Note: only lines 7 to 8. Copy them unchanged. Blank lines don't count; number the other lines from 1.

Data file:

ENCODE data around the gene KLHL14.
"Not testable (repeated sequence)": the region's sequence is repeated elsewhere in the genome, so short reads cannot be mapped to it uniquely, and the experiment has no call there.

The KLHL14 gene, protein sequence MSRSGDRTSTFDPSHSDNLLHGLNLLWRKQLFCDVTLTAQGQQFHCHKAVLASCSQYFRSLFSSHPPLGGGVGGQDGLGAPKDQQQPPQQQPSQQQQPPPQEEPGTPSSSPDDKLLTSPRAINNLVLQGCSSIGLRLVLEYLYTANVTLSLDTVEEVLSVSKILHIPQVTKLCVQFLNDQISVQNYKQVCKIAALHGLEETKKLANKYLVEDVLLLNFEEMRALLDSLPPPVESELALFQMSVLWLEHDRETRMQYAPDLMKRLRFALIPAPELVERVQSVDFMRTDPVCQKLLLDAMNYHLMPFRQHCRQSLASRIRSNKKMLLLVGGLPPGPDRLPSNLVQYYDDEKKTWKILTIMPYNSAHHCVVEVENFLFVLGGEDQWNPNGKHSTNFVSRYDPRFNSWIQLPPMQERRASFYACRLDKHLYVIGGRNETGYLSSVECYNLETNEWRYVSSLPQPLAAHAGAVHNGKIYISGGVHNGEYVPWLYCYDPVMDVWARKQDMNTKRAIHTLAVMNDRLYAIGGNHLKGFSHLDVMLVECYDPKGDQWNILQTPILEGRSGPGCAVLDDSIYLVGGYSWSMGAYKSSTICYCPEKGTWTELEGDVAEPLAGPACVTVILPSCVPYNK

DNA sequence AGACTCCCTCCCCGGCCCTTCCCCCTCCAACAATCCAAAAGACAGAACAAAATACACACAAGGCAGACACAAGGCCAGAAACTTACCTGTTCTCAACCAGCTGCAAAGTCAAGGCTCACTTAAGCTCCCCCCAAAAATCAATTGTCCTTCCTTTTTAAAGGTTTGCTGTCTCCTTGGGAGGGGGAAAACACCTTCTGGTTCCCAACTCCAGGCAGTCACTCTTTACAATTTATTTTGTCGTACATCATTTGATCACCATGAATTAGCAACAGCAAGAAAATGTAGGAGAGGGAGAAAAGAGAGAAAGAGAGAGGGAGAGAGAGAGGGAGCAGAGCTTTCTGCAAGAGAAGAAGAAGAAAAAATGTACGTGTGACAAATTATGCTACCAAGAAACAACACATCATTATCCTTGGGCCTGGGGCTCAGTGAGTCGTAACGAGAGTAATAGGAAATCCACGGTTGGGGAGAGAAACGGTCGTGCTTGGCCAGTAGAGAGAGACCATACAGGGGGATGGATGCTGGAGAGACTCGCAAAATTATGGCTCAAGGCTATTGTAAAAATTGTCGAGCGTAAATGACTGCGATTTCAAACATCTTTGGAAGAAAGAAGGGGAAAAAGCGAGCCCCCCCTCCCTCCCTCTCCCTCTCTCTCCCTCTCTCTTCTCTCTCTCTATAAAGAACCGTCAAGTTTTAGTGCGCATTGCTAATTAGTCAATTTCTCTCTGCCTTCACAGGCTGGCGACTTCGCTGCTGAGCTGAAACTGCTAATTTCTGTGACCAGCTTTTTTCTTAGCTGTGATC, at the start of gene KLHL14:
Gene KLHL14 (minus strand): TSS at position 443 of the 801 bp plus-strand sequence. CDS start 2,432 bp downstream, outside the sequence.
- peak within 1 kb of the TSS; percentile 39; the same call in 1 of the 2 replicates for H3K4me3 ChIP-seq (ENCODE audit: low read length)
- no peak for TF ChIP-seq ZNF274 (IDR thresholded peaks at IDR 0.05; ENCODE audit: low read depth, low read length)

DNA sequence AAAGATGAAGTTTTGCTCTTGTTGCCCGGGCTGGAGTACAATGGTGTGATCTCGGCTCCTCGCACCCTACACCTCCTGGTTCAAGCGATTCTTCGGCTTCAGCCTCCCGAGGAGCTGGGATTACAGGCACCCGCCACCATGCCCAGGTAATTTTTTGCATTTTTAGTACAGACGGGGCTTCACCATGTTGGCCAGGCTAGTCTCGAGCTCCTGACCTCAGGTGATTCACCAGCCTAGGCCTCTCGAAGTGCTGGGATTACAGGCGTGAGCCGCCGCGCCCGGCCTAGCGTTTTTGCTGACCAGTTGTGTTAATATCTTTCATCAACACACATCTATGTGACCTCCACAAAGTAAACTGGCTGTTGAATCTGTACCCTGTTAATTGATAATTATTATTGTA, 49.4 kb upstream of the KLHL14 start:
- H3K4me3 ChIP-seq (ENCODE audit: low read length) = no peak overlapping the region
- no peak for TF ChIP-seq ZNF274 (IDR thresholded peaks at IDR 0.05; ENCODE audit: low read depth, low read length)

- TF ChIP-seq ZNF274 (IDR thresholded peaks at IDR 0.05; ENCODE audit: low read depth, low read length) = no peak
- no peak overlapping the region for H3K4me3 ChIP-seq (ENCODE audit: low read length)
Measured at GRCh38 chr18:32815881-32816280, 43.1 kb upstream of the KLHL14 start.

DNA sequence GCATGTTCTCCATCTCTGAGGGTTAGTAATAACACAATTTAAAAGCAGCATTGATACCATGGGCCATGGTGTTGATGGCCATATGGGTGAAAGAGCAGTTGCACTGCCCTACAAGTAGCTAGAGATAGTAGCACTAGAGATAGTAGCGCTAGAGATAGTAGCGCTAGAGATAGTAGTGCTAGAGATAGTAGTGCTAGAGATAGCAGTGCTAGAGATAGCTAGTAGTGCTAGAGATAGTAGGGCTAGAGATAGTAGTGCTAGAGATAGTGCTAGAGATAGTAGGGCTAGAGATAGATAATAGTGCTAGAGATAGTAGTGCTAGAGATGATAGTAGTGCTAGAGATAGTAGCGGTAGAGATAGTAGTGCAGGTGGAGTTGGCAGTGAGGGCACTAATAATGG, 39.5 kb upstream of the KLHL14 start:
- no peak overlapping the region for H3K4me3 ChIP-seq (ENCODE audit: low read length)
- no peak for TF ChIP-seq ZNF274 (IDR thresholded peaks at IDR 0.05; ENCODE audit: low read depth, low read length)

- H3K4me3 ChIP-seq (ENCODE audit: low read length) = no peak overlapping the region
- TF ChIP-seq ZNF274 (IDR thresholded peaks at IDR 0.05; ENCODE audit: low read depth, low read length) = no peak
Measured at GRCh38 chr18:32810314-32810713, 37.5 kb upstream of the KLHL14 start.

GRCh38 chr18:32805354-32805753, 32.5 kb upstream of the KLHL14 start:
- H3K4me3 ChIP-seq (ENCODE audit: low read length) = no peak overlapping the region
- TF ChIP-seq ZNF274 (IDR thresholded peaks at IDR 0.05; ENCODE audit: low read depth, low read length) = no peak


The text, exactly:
- no peak for TF ChIP-seq ZNF274 (IDR thresholded peaks at IDR 0.05; ENCODE audit: low read depth, low read length)

DNA sequence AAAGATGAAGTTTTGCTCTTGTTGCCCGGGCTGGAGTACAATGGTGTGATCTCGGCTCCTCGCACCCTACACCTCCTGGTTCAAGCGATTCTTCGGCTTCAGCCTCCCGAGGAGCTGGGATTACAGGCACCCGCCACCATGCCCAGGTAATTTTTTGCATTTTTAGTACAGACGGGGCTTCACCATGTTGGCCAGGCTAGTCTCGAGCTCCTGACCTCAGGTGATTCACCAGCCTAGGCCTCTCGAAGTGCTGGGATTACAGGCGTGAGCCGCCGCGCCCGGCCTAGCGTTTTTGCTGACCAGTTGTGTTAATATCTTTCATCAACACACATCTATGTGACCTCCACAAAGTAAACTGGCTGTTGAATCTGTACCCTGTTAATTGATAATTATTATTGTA, 49.4 kb upstream of the KLHL14 start: